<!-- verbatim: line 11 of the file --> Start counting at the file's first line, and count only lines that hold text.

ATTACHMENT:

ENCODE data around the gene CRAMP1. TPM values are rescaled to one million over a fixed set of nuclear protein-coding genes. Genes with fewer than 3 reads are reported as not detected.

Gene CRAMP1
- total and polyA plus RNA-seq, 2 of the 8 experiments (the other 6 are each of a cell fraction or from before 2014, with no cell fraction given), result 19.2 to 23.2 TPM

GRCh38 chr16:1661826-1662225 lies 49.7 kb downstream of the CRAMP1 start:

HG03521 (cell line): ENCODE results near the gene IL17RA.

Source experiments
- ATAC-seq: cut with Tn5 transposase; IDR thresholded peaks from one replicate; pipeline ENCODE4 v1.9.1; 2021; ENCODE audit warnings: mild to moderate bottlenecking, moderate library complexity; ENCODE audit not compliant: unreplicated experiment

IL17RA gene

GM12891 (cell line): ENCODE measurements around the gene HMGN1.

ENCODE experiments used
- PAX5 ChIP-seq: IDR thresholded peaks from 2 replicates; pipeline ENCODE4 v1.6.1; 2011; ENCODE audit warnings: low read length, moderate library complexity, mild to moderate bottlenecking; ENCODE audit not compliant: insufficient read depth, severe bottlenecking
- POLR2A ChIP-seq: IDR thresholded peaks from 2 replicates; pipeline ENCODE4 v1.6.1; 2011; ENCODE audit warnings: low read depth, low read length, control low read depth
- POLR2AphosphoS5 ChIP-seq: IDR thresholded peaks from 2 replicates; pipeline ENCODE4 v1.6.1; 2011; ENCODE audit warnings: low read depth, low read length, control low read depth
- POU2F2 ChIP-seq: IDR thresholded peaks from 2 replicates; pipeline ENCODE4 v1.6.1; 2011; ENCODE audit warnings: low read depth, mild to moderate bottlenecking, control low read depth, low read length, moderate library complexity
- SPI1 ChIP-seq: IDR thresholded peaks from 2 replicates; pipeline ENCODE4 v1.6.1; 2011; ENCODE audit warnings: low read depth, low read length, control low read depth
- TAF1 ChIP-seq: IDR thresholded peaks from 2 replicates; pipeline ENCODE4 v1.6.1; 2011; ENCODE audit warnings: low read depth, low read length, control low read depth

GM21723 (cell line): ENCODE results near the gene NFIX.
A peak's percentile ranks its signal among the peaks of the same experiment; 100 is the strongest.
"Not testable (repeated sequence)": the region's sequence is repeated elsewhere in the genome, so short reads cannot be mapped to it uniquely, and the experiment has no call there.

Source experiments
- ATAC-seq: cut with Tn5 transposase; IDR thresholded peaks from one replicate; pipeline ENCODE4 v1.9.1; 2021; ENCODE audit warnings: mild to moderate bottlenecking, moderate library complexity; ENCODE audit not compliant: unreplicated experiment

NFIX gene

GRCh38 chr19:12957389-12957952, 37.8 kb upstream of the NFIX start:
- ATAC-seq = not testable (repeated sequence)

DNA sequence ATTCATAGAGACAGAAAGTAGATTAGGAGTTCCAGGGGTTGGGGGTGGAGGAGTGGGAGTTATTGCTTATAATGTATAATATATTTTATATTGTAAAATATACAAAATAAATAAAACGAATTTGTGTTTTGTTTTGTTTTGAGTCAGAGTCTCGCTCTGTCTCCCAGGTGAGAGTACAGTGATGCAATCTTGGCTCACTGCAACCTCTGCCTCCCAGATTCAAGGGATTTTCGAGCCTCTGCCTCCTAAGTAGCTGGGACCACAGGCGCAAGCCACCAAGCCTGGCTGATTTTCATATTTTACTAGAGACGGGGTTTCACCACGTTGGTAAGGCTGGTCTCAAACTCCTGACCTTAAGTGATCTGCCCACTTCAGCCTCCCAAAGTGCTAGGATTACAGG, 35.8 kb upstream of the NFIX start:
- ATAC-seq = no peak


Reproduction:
- PAX5 ChIP-seq: IDR thresholded peaks from 2 replicates; pipeline ENCODE4 v1.6.1; 2011; ENCODE audit warnings: low read length, moderate library complexity, mild to moderate bottlenecking; ENCODE audit not compliant: insufficient read depth, severe bottlenecking